Mano Soshi, Yasuharu Tokuda
April 26, 2018
Unprofessional behaviors of medical doctors in Japan are currently at issue
The necessity of professionalism education for undergraduate medical students is increasing in Japan, and many universities are in the process of establishing ways to evaluate professionalism among Japanese medical students. One of Japan’s solutions is to identify and penalize medical students who conducted seemingly unprofessional, or sometimes disruptive, behaviors. We think this solution poses a serious issue because this tries to assess not only the behavior (or the “doing”) of medical students but also their character or personality (or their “being”). What we truly need to assess is “whether a behavior is professional”, not “whether a medical student is professional” since medical students are amid becoming professional. We should focus more on behaviors themselves and share the experiences and insights between universities, medical students, and medical doctors to enhance the learning of professionalism through open discussion. The assessment may better be evaluated through 360-degree style by peer students, teachers and other university staff. A professional is introspective about he/she’s own behavior and is willing to take accountability for he/she’s own actions and it is important what and how we use its assessment criteria for nurturing this attitude be nurtured using.ReferencesArnold L, Stern DT. What is medical professionalism? In: Stern DT, editor. Measuring Medical Professionalism. New York, NY: Oxford University Press; 2006. p. 15–37.Mak-van der Vossen M, van Mook W, van der Burgt S, Kors J, Ket JCF, Croiset G,Kusurkar R. Descriptors for unprofessional behaviours of medical students: asystematic review and categorisation. BMC Med Educ. 2017 Sep 15;17(1):164.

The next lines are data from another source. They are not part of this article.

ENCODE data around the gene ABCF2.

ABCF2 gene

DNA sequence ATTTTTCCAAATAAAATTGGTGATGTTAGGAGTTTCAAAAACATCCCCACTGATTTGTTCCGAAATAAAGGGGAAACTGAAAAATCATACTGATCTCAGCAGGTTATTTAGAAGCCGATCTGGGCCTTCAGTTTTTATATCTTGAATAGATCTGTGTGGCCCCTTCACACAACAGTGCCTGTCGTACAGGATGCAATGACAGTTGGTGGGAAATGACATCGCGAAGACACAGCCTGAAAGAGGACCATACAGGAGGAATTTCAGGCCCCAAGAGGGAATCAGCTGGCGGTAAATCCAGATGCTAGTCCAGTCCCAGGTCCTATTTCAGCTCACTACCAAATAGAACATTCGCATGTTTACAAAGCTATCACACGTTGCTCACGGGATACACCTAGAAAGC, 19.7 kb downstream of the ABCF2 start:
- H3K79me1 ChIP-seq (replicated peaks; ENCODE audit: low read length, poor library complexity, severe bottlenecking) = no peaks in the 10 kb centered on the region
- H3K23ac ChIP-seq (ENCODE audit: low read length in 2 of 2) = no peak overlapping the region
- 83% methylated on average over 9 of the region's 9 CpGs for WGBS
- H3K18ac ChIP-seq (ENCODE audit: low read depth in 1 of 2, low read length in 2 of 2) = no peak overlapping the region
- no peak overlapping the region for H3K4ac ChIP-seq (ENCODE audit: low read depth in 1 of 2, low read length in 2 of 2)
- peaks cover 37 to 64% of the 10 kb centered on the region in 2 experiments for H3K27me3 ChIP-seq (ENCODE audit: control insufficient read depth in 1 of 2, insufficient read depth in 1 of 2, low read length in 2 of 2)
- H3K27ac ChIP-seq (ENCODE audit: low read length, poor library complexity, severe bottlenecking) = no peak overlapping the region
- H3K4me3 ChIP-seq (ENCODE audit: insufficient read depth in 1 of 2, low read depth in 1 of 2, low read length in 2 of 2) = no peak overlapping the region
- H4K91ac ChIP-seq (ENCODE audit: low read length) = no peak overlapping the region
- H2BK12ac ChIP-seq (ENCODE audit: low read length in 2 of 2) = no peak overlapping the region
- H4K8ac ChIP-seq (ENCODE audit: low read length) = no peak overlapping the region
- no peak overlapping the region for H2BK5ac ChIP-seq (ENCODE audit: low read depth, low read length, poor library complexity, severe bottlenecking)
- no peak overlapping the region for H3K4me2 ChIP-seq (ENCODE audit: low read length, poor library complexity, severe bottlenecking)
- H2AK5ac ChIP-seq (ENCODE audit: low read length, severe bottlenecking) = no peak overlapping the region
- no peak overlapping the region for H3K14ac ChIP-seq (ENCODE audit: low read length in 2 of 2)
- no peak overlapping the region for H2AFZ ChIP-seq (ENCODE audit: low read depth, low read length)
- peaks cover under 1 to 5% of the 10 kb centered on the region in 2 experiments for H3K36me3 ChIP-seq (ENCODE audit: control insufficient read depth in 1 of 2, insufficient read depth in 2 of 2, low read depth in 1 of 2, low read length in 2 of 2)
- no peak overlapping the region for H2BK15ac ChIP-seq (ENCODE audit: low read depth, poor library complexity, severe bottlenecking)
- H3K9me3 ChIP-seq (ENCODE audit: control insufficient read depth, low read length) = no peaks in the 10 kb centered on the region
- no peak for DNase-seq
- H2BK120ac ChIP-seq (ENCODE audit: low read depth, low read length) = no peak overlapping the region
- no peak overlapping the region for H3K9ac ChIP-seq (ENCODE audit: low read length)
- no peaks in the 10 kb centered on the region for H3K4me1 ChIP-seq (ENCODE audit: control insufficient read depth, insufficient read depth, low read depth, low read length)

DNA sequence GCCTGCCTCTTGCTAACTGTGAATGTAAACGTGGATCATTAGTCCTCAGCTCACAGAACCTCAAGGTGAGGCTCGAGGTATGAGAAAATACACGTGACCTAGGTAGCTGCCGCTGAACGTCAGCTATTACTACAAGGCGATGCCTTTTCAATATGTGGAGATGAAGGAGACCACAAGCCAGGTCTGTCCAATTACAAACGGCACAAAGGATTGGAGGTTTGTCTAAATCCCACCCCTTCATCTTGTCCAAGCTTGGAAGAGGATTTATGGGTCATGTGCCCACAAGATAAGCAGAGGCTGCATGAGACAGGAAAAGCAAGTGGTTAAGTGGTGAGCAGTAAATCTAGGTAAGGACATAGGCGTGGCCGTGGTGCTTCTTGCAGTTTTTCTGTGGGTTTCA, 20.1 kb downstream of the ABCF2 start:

Lisa Soleymani Lehmann, MD, PhD Lois Snyder Sulmasy, JD Sanjay Desai, MD
Johns Hopkins, VA, ACP
June 8, 2018
We appreciate the insightful comments of our readers and agree with John Dinesh and Tanya George that near-miss reporting is buried deep in our clinical culture. Attending physicians should seize the opportunity to create a culture of speaking up by encouraging discussion of potentially harmful errors that serendipitously did not result in patient harm. Reporting these close calls and taking the time to reflect on why the near-miss occurred, what harm was averted, and how we can develop systems to prevent the error is essential to creating a culture of improvement in which patient safety is paramount. The ability to infuse ethics and professionalism into our learning environments can also help us address human behavior in complex systems. A punitive approach to errors that are secondary to faulty systems is bound to lead to fear of reporting errors, fewer errors being reported, and missed opportunities to improve our systems to ensure safe patient care. We share the concerns about Japan's approach to evaluating professionalism among medical students. Educating students about professionalism, having positive role models, and coaching students when corrective action is indicated can help create safer patient care. Lisa Soleymani Lehmann, MD, PhD Lois Snyder Sulmasy, JD Sanjay Desai, MD
Lehmann LS, Sulmasy LS, Desai S, for the ACP Ethics, Professionalism and Human Rights Committee. Hidden Curricula, Ethics, and Professionalism: Optimizing Clinical Learning Environments in Becoming and Being a Physician: A Position Paper of the American College of Physicians. Ann Intern Med. ;168:506–508. doi: 10.7326/M17-2058
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Published: Ann Intern Med. 2018;168(7):506-508.
Published at www.annals.org on 27 February 2018